The one constant thing in life is change. It is the one thing we can’t avoid. The one thing we always long for : that better, brighter tomorrow that will fix all our problems. Yet change is also something we fear. It is great when it is happening – just as long as it doesn’t impact us. Why do we dream of change yet at the same time do everything we can to avoid it?
“Nothing happens unless something is moved.” – Albert Einstein
Where does our fear of Change come from?
Consider an everyday phrases like the “Good old Days” or the tendency to refer to decades or times of the past as the “Golden age”.
The older something is, or the longer it has been around, the better we tend to view it.
In a study done in 2010, when given the choice between two alternatives, participants preferred the one they were told was in place for a longer period of time. In another study, participants rated acupuncture more favorably when they were told how long the practice had been around for.
There are some pretty powerful neurological process at play that inhibit our change agility quotient and make the case for change all the much harder to accept.
Another strong factor that drives our fear for change is uncertainty. As humans, although this is culturally more pronounced in the West, we fear unstructured situations with uncertain outcomes. There is even a term that is used for this : Uncertainty Avoidance. Furthermore, there is even an index that has been created to measure it.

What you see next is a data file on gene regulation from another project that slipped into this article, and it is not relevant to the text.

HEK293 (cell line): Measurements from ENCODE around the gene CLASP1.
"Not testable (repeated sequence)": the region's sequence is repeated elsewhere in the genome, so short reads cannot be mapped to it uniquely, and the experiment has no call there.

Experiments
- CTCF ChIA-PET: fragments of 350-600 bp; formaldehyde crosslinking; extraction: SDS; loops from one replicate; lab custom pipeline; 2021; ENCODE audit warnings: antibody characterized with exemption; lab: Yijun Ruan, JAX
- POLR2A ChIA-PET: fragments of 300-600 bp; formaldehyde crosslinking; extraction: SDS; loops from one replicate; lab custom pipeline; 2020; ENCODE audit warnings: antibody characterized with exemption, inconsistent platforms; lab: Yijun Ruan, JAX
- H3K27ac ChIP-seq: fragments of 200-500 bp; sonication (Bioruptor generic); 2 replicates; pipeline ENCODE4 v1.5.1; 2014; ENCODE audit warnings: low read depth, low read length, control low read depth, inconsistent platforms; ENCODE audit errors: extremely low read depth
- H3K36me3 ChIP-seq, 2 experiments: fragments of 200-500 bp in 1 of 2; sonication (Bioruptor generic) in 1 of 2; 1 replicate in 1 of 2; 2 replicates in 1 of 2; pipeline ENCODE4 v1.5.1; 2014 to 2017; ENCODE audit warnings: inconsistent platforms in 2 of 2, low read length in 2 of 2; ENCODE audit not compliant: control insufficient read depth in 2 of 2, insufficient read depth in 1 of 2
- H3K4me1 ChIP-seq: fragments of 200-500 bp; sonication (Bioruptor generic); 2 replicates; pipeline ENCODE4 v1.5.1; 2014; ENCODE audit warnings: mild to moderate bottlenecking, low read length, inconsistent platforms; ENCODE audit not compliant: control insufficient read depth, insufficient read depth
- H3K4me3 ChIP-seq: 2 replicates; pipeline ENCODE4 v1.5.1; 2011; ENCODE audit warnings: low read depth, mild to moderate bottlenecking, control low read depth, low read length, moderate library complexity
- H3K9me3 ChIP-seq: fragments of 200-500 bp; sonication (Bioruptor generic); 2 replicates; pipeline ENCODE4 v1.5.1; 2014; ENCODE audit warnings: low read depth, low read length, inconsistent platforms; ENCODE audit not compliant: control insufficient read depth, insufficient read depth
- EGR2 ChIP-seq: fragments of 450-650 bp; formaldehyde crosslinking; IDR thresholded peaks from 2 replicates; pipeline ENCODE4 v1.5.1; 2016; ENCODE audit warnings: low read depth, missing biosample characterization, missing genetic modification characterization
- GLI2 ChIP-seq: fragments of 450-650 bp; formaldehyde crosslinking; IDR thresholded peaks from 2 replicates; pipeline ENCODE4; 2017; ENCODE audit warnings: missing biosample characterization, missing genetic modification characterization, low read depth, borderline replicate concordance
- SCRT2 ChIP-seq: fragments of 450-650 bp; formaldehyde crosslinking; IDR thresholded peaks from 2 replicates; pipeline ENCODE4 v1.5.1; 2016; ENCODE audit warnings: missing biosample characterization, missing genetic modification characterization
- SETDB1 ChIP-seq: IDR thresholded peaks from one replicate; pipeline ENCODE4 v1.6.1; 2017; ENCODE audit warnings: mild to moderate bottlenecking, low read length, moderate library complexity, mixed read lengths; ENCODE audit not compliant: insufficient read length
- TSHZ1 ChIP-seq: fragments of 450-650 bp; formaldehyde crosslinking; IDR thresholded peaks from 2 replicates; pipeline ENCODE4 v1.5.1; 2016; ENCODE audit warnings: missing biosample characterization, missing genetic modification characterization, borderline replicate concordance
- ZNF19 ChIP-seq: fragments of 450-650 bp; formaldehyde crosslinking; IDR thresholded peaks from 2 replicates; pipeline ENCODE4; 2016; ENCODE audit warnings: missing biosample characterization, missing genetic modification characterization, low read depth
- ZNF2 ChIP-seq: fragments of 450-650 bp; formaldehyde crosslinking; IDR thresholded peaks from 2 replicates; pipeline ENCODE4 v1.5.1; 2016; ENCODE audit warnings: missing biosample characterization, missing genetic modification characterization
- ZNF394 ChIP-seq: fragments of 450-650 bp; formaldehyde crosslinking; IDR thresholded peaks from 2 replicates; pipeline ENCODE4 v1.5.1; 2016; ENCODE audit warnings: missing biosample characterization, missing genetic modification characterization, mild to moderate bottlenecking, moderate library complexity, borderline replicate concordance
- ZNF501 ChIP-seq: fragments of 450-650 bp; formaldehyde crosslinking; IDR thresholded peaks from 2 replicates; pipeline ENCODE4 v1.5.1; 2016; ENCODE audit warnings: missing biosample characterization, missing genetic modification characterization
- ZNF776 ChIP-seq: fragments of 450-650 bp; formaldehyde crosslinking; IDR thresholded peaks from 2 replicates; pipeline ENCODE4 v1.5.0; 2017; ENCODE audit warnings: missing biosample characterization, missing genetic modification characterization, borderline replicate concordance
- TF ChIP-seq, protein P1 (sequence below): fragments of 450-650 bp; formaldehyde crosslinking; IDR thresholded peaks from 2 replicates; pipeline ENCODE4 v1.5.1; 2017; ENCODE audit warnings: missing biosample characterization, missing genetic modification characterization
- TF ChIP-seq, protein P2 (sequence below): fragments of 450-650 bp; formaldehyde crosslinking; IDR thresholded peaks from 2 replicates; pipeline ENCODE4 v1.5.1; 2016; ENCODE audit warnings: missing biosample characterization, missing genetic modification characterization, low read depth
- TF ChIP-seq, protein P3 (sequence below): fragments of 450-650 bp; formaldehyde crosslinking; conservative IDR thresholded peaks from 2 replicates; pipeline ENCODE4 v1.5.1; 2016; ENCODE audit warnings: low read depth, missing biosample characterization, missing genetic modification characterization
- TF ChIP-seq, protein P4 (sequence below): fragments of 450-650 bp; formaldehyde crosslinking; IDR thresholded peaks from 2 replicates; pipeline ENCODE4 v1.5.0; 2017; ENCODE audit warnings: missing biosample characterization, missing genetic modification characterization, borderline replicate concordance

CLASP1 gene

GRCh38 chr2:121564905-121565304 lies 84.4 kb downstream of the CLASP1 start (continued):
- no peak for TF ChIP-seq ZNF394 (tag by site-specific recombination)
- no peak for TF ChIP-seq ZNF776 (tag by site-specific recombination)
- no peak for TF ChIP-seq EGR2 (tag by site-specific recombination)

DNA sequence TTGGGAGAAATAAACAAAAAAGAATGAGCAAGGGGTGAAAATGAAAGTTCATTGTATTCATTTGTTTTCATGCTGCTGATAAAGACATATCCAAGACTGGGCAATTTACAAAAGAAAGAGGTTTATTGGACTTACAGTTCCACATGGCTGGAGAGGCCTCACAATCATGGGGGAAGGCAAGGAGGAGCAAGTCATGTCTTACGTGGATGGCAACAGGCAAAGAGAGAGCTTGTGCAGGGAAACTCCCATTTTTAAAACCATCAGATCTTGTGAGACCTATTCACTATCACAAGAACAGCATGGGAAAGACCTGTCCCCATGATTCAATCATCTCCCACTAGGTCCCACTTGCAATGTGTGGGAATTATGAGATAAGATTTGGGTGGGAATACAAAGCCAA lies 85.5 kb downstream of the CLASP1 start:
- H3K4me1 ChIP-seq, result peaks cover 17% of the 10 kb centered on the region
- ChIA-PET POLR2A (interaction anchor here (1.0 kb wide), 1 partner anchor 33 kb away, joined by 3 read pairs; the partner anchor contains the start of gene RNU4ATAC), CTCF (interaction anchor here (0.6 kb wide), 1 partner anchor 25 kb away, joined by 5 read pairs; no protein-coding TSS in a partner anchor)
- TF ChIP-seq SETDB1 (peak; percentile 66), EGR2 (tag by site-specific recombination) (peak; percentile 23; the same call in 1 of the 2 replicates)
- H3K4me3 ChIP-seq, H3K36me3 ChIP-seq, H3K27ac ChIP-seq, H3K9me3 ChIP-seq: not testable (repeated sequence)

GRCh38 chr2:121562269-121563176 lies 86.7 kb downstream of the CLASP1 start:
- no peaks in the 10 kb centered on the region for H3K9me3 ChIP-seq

In cultures that have high Uncertainty Avoidance, there tends to be lots of strict laws and processes in place to control the uncertainty and try to replace it, to some possible extent, by certainty. In today’s Western world we clearly exhibit high levels of Uncertainty Avoidance and strive for stability by creating continuous streams of rules and procedures.
In the East the effect is less pronounced and the concept of Yin and Yang is more evident.
In the East, they have accepted the nature of uncertainty and the futility of fighting against it.
Rather than strict rules and procedures everywhere (they are not completely absent though), they tend to continuously react to the changing world around them
Yin-Yang is the fundamental way of thinking pervasive in Chinese culture and society for more than three thousand years. In Yin-Yang, change is embraced as a fundamental principle of the Universe.